> > > via the feminine form *pot-ni: > *po:ni: > (West) Slavic
                  > > > pani, yielding pan through back-derivation. This etymology,
                  > > > though beguiling, doesn't work without some ad hoc tricks
                  > > > and fails to explain the Old Czech form.
                  > >
                  > >
                  > > Piotr, *g(a)u-pa:na- 'cattle-guardian, cowherd' cannot be the
                  > original
                  > > form (at least not *g(a)u-) because Romanian Old Form was /g^upIn/
                  > >
                  > > So the original initial sound at that stage was some of:
                  > >
                  > > *g^-
                  > > *y-
                  > > *dzy-
                  > > *dy-
                  > >
                  > > Note also: ^a /I/ before n that gave us a timeframe somewhere
                  before
                  > > or just around 600 AC
                  > >
                  > >
                  > > Marius
                  > >
                  >
                  >
                  > On the today Romanian territory the word is attested:
                  >
                  > I. - aprox. somewhere between sec. IV?-VIII? on the artifact
                  number
                  > 21 of Extraordinary Gold Tresor of Sannicolau Mare
                  >
                  > (you can see the gold artifacts here
                  > http://ro.wikipedia.org/wiki/Tezaurul_de_la_S%c3%a2nnicolau_Mare)
                  >
                  > The inscriptions seems to be in a Turkic? Language and is
                  > written with Greek Characters
                  > - the inscription talks about ZOUPAN BUILA/BOILA AND ZOUPAN
                  > BUTAUL/BOTAUL
                  > see at:
                  > http://s155239215.onlinehome.us/turkic/30_Writing/Nagy-Szent-
                  > Miklos_En.htm
                  >
                  > No intention of nationalism on my side:
                  > 1. but Buila/Boila and Butaul/Botaul sound for me like some Names
                  > taken from Romanian Old Popular Stories ...
                  > 2. and I can add their terminations: -ila (as in lung-il&) and
                  > especially -ul (lup-ul) (-(u)l Articol Hotarat in Romanian) at the
                  > end of these names
                  > 3. and last but not least botaul /bot&ul/ is a Romanian word, a
                  > derived word from /bot&/ meaning: 'a big' bota /bot&/ => 'a big
                  stick'
                  >
                  > --------------------------------------
                  > Iara Costea cum mergea
                  > Cu Fulga se intalnea.
                  > Fulga cel cu barba neagra
                  > Si cu mintea neintreaga,
                  > Necajit si obosit,
                  > De trei zile flamanzit:
                  > „Alei! Fulgo, dragul meu,
                  > Sa faci cum ti-oi zice eu:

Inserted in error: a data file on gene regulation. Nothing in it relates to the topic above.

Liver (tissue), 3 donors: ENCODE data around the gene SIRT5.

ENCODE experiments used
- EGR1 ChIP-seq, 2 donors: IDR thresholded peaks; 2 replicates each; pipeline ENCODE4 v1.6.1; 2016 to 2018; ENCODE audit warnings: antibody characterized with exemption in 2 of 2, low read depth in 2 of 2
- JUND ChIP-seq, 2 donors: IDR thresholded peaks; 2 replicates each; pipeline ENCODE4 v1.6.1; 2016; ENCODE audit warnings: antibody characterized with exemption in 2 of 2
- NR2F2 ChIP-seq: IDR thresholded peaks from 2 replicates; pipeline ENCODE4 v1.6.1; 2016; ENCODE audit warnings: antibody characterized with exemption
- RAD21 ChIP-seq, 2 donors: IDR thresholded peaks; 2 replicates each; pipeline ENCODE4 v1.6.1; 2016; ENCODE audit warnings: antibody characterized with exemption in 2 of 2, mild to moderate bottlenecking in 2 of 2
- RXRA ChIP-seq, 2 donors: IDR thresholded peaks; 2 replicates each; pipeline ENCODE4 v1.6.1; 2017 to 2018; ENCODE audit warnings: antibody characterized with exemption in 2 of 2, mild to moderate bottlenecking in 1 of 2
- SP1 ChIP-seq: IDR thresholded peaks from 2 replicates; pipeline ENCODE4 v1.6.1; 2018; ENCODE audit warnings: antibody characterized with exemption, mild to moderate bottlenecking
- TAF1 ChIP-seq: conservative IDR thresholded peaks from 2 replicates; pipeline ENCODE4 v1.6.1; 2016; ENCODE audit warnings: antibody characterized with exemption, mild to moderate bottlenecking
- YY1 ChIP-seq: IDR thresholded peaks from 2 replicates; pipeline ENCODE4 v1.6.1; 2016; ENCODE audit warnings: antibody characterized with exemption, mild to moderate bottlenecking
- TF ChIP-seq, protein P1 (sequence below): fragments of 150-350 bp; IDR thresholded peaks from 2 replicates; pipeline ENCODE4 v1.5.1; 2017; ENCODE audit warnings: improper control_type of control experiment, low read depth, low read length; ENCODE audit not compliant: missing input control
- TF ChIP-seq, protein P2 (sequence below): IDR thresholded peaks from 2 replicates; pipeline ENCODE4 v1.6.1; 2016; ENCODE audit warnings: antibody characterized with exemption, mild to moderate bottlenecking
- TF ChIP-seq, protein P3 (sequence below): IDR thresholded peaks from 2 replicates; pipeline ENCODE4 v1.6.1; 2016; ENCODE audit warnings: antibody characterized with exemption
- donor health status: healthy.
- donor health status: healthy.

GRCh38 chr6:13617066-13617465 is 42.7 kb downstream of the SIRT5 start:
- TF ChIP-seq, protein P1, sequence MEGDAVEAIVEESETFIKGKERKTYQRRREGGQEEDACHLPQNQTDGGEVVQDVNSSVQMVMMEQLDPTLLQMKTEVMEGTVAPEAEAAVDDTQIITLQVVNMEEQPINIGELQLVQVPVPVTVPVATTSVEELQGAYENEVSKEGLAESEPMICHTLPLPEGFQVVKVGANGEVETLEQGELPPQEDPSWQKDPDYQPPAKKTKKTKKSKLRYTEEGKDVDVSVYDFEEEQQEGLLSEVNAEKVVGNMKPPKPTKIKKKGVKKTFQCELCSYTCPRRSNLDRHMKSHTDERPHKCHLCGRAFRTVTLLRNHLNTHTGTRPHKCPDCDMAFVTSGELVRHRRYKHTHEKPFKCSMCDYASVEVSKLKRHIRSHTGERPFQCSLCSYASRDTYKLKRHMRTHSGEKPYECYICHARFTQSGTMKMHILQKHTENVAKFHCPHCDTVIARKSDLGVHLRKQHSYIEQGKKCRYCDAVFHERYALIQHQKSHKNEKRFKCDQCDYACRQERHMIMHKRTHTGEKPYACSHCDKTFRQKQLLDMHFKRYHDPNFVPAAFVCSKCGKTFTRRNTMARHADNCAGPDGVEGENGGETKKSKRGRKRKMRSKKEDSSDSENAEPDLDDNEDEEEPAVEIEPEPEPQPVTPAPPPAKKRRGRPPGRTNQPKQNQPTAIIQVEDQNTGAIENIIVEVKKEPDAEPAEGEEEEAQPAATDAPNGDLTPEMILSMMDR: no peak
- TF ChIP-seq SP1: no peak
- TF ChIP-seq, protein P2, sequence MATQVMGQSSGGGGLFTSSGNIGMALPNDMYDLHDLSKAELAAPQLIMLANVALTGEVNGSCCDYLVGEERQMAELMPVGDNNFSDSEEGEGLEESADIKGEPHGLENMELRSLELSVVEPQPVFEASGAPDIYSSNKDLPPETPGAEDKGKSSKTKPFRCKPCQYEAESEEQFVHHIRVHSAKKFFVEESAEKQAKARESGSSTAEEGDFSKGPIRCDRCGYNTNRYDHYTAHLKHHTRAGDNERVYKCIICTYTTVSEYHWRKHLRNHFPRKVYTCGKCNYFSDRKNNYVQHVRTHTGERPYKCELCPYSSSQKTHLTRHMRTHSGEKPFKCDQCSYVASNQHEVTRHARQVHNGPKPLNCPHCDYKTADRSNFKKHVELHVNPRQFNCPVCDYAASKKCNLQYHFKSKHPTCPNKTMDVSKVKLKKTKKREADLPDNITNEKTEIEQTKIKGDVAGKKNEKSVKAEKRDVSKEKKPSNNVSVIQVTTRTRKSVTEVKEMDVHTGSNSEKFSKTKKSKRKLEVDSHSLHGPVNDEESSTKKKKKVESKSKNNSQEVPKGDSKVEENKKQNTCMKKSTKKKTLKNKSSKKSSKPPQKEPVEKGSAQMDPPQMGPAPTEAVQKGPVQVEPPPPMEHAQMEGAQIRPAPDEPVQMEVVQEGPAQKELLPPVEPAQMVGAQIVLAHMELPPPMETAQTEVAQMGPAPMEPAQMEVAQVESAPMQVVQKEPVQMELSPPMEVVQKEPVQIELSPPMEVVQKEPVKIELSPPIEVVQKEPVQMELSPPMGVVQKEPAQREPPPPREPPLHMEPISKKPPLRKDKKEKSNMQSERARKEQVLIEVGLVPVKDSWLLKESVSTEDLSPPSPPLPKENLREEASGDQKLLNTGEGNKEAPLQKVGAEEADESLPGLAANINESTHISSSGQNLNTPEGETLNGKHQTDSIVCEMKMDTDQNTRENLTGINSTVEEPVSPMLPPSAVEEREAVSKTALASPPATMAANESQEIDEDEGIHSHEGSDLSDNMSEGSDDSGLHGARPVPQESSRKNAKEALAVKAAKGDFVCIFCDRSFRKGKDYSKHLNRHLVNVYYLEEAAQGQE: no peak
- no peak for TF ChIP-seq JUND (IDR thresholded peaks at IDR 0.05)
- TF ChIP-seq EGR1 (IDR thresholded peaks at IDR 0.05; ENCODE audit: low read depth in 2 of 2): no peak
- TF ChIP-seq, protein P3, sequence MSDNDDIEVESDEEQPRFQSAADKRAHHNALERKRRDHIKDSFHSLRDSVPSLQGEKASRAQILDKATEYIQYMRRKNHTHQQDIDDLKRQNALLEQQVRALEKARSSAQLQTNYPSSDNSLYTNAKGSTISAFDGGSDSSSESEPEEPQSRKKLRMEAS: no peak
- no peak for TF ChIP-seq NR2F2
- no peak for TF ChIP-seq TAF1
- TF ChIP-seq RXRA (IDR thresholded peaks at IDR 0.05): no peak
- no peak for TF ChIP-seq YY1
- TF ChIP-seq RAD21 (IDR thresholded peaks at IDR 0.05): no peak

> Mergi la stana mea cu bine
                  > Sa-ti iei un dar de la mine,
                  > Trei mioare de frigare
                  > S-inca una de caldare
                  > Ca sa-ti fie de pranzare.“
                  > Fulga cel cu barba neagra,
                  > Dar cu mintea neintreaga,
                  > Sus la stana se ducea
                  > S-oile cat le vedea,
                  > Carduri, carduri le rupea,
                  > Cu BOTAUL /bot&ul/ le mana
                  > In codru la Pandina.
                  > ----------------------------------------
                  >
                  > the popular poem can be found here:
                  > http://www.preferatele.com/docs/romana/3/romanii-de-pe-maluri24.php
                  >
                  > ==============================
                  > Cu BOTAUL /bot&ul/ le m^ana
                  > -> 'with a Big Stick ...he 'has driven' the sheeps
                  > ==============================
                  >
                  >
                  > II. - at 843 in an inscription in Dobrogea that seems to be in
                  Slavic
                  > "Jupan Dimitrie"
                  >
                  > http://upload.wikimedia.org/wikipedia/ro/8/8f/Jupan_Dimitrie.jpg
                  >
                  >
                  > III. Other Inscriptions in Dobrogea in sec X
                  >
                  >
                  > NOTE: WHAT IS INTERESTING IS THAT THE WORD IS ATTESTED IN 2
                  DIFFERENT
                  > LANGUAGES APROX. IN THE SAME HISTORICAL PERIOD AND IN THE SAME
                  > TERRITORRY => that indicated a widely utilization of it, across the
                  > language barriers
                  >
                  >
                  > IV. The name of the Dacian King Duras Diurpaneus was usually
                  > interpreted as a compound *diur- + *pa:neus
                  >
                  > If *diur- is not quite clear, "it is hard not no try" to
                  interpret
                  > -pa:neus as "Master, Lord" (in Diur-paneus)
                  >
                  > No link with the above remark:
                  > But a word *diurpaneus would gave been survived in Old Romanian
                  > as *g^urp^an- and in Romanian as *jurp^an-
                  > For this reason it was put in link with Romanian jup^an too.
                  >
                  >
                  > Marius
                  >


                  and BOILA /bo-i-l&/ is a common Romanian Name today in Transylvannia

                  a Google search will show this

                  http://www.google.co.uk/search?hl=ro&q=Boila&btnG=C%c3%a3utare+Google

                  Marius
                Your message has been successfully submitted and would be delivered to recipients shortly.